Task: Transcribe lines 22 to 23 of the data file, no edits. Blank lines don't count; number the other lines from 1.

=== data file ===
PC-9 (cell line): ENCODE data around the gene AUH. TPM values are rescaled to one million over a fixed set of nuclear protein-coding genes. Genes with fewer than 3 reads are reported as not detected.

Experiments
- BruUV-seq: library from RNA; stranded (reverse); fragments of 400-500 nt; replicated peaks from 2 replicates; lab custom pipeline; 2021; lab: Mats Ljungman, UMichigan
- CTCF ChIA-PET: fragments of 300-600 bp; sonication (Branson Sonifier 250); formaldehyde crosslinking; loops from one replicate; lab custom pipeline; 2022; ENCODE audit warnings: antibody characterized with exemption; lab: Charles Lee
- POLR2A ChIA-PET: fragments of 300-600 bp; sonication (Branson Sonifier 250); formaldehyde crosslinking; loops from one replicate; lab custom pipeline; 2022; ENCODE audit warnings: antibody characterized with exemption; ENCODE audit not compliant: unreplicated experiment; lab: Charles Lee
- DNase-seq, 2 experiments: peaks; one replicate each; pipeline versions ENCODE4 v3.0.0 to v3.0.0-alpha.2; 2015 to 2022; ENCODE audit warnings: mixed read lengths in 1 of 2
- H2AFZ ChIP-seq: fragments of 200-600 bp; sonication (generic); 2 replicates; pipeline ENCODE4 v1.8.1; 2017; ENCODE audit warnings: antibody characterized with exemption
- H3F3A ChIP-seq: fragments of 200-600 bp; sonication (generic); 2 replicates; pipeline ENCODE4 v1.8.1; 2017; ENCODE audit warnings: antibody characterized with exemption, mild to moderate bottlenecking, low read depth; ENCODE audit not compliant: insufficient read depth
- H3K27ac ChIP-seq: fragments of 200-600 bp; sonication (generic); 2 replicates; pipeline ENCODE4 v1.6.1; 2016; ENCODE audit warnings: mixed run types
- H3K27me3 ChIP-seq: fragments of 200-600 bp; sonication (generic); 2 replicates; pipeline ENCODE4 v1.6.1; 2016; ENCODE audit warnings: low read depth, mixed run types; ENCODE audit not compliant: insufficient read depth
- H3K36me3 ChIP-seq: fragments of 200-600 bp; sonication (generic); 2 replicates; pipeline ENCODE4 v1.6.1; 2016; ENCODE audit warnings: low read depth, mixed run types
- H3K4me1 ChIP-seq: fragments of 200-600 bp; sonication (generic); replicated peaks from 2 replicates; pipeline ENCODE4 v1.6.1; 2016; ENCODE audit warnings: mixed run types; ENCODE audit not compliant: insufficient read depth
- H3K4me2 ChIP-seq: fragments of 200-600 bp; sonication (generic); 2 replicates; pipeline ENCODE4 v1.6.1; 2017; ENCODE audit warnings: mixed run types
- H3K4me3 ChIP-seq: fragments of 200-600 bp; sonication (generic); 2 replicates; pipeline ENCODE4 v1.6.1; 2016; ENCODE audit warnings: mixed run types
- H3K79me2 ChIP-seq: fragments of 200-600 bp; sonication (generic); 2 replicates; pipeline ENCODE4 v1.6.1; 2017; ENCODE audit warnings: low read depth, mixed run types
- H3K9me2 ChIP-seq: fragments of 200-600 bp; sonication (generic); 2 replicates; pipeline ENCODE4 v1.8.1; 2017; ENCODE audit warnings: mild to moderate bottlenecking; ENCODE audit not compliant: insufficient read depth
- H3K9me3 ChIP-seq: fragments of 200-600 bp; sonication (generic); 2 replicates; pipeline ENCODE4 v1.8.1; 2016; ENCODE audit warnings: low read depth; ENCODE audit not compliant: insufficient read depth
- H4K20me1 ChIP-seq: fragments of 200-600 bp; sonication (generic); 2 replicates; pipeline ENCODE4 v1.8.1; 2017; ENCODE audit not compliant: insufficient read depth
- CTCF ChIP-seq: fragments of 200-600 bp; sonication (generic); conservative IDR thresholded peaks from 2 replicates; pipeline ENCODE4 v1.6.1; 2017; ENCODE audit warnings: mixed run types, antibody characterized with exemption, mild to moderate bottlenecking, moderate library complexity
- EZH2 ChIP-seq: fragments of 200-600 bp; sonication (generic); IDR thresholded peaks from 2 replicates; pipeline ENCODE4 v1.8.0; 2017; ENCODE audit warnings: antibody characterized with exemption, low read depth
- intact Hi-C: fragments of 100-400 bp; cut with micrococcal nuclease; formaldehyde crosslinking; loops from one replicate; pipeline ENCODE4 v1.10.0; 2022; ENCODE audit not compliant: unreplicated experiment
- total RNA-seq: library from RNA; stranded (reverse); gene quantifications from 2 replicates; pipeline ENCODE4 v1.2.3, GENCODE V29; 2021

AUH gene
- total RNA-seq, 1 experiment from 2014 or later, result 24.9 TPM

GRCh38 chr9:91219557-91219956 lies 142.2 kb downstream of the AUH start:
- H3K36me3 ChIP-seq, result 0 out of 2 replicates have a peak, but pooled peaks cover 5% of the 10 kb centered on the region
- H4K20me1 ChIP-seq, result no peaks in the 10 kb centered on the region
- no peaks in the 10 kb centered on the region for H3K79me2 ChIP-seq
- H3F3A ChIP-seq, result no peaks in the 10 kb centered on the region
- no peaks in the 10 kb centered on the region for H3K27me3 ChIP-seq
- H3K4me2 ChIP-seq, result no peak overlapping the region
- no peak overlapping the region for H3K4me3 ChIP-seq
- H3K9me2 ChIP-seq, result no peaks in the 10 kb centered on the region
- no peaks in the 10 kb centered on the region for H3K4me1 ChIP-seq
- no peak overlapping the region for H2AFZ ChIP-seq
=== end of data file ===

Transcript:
- total RNA-seq: library from RNA; stranded (reverse); gene quantifications from 2 replicates; pipeline ENCODE4 v1.2.3, GENCODE V29; 2021

AUH gene